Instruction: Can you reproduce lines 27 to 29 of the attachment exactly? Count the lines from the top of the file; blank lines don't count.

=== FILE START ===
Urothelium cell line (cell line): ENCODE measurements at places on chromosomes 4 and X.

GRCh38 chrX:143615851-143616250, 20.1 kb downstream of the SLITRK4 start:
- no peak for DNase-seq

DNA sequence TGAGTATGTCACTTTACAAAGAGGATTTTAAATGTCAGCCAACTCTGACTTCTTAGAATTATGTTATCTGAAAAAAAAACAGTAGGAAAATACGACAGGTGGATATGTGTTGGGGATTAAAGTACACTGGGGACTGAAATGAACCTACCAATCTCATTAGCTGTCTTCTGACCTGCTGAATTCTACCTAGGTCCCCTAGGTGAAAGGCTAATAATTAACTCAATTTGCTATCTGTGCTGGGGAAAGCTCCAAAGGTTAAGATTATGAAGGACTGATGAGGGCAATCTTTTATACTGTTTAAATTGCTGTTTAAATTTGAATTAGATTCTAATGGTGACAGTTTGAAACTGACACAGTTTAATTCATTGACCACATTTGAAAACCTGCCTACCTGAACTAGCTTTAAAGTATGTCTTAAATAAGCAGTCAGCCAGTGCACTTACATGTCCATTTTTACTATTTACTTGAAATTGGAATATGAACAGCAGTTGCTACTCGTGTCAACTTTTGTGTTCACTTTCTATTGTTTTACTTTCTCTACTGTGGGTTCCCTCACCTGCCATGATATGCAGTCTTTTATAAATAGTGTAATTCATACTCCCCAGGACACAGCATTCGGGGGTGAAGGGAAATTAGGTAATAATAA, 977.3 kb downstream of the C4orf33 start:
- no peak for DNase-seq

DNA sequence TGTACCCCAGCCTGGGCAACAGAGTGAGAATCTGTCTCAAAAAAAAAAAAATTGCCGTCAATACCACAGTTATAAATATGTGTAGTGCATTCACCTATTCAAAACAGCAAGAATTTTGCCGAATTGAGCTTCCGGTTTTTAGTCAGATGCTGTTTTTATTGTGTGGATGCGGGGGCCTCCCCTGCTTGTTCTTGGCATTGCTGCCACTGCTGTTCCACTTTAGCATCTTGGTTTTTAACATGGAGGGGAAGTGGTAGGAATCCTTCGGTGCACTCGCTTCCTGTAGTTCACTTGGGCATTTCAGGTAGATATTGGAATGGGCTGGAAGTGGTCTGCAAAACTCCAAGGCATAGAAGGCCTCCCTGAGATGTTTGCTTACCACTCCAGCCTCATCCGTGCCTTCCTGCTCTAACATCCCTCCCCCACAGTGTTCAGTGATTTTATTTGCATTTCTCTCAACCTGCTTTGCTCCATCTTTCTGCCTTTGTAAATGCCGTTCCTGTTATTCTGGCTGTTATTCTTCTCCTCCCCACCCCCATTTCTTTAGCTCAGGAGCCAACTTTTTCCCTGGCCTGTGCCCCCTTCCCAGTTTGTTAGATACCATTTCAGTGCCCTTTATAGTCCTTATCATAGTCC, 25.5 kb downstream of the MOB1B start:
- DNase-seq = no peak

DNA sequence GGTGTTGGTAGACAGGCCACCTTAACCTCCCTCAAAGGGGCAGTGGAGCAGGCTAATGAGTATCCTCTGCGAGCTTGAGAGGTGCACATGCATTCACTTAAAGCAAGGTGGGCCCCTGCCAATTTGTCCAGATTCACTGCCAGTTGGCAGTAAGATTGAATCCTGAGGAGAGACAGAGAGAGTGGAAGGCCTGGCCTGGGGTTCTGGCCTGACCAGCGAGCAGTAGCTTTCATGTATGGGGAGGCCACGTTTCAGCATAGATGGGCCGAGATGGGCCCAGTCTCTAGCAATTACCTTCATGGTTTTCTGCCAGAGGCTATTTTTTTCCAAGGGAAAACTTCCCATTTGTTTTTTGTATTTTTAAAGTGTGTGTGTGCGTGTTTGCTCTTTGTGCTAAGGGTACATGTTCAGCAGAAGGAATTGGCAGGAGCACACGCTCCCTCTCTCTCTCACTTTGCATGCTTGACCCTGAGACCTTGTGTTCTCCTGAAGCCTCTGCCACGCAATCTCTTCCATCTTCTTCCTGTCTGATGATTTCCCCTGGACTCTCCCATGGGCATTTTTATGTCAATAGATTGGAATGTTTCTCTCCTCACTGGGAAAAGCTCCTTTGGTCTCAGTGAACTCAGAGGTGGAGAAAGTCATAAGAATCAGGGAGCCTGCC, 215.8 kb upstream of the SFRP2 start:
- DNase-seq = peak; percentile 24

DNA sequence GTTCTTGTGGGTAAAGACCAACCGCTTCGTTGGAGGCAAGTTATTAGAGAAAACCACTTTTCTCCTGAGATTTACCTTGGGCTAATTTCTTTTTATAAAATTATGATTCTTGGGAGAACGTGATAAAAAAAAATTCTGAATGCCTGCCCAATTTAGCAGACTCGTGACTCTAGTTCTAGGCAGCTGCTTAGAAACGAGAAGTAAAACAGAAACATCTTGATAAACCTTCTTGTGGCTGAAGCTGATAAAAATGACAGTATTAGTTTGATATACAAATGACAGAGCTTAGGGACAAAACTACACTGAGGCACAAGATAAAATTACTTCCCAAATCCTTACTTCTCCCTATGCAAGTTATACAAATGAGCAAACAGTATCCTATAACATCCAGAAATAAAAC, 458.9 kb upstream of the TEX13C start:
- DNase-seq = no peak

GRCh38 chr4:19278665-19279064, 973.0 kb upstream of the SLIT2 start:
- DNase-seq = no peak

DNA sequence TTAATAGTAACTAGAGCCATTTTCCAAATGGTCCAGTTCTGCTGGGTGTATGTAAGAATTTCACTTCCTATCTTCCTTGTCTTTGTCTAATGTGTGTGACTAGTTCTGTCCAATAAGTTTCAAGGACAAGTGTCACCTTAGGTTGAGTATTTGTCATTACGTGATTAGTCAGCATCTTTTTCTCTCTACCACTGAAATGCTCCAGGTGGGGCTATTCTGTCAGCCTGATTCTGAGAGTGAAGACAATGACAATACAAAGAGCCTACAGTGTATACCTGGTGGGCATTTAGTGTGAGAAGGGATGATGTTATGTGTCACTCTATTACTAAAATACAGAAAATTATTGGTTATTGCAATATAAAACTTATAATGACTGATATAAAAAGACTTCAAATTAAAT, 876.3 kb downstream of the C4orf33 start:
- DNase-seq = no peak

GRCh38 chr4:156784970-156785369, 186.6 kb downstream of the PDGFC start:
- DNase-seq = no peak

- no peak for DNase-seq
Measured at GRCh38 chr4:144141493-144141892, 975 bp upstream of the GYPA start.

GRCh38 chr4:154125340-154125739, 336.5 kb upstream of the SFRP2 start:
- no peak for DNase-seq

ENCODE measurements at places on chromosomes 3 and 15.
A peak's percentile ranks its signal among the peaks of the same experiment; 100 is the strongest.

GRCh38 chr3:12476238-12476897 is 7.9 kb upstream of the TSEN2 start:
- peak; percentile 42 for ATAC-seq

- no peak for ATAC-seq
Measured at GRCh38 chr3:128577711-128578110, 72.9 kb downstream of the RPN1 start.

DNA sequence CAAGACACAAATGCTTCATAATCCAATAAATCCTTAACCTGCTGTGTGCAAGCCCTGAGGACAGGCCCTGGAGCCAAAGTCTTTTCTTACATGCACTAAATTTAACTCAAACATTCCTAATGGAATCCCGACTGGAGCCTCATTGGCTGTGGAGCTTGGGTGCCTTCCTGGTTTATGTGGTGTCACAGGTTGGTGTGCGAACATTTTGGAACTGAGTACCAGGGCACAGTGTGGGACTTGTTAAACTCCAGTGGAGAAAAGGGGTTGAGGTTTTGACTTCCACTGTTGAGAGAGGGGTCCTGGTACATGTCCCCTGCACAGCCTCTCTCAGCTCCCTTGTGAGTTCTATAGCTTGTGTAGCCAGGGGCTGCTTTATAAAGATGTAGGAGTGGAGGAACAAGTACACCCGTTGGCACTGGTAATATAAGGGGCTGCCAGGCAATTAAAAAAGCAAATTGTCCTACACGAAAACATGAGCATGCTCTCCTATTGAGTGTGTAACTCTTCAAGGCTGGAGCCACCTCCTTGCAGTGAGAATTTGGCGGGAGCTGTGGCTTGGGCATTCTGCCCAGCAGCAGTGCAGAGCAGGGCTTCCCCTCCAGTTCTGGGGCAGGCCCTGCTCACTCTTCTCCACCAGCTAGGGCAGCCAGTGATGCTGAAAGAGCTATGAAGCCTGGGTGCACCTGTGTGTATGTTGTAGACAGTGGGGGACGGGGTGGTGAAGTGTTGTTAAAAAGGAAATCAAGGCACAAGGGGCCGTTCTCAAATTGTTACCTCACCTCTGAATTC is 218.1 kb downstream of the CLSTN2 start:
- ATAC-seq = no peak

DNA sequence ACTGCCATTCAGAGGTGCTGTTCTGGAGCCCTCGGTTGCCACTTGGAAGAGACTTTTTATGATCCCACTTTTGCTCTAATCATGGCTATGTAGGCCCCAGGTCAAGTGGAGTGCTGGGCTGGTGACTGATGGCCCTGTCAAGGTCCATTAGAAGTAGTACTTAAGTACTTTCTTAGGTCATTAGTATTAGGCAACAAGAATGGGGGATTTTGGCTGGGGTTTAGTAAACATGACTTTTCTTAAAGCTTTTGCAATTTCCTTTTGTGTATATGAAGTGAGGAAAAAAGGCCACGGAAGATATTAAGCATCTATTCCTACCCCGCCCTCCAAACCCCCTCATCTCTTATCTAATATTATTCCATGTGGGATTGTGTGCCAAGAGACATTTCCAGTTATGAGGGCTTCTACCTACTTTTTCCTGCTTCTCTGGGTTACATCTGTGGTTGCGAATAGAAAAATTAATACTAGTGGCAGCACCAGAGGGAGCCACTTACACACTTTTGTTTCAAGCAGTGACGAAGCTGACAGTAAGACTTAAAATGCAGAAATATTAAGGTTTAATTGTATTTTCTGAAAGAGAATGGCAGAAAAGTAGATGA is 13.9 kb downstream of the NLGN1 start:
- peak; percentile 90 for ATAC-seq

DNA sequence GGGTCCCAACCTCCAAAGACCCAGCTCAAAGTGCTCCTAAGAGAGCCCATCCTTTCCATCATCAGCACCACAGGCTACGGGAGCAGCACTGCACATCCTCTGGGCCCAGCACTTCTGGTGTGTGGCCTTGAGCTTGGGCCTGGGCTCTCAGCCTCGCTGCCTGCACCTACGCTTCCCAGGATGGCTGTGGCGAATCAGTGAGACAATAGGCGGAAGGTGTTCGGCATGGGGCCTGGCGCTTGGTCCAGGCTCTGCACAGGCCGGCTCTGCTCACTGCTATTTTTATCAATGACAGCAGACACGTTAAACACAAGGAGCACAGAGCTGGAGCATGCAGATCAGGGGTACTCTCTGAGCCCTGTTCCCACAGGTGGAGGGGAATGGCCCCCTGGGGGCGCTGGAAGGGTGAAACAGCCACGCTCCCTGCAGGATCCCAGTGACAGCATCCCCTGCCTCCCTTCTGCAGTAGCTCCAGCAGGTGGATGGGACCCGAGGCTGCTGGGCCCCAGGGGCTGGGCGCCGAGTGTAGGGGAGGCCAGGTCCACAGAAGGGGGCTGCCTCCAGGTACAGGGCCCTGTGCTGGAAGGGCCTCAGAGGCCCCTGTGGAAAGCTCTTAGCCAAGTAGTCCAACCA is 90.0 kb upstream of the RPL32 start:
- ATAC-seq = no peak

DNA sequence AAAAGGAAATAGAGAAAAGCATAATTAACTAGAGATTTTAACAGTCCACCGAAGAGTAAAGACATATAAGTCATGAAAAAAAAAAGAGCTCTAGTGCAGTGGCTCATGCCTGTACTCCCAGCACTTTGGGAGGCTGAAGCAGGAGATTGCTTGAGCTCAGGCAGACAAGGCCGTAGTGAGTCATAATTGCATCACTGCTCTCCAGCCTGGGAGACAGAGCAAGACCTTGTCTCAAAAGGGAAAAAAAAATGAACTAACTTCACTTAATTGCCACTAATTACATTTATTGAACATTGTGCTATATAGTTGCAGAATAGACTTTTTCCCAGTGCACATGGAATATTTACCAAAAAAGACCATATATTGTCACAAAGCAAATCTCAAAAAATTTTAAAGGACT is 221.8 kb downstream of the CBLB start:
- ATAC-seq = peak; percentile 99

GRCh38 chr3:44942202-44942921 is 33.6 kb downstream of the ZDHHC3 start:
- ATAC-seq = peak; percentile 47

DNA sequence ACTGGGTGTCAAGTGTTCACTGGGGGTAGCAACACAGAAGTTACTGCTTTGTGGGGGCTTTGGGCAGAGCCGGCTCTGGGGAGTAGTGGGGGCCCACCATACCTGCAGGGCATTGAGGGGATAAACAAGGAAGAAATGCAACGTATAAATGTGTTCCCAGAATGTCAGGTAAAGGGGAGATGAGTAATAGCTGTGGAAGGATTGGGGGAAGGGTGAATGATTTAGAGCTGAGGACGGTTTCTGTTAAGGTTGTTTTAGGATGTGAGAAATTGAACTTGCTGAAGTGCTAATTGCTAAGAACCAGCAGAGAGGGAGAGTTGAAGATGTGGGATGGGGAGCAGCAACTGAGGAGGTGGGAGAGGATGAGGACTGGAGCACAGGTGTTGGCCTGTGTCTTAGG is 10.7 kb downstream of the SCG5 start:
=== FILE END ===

Measured at GRCh38 chr3:128577711-128578110, 72.9 kb downstream of the RPN1 start.

DNA sequence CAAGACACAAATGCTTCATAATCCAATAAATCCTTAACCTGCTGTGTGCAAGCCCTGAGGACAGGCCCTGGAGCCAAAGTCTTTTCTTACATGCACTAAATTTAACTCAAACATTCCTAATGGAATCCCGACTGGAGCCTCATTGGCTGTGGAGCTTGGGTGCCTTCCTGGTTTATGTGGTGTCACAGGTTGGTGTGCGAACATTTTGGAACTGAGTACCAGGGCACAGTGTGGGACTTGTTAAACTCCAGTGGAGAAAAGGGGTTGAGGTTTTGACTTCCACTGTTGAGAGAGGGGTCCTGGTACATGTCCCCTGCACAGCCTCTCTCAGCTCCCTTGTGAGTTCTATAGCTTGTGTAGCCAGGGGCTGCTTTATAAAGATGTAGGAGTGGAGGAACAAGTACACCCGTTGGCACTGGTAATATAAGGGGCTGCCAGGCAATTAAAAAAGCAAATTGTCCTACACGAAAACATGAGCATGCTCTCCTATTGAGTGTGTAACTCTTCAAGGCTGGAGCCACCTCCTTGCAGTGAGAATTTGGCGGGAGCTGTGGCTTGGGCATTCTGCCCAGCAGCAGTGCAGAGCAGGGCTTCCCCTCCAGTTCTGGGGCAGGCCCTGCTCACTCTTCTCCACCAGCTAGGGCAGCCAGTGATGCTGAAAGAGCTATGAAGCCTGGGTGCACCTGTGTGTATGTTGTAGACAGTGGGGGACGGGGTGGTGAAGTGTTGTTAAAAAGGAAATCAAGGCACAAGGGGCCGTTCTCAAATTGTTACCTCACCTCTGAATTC is 218.1 kb downstream of the CLSTN2 start:
- ATAC-seq = no peak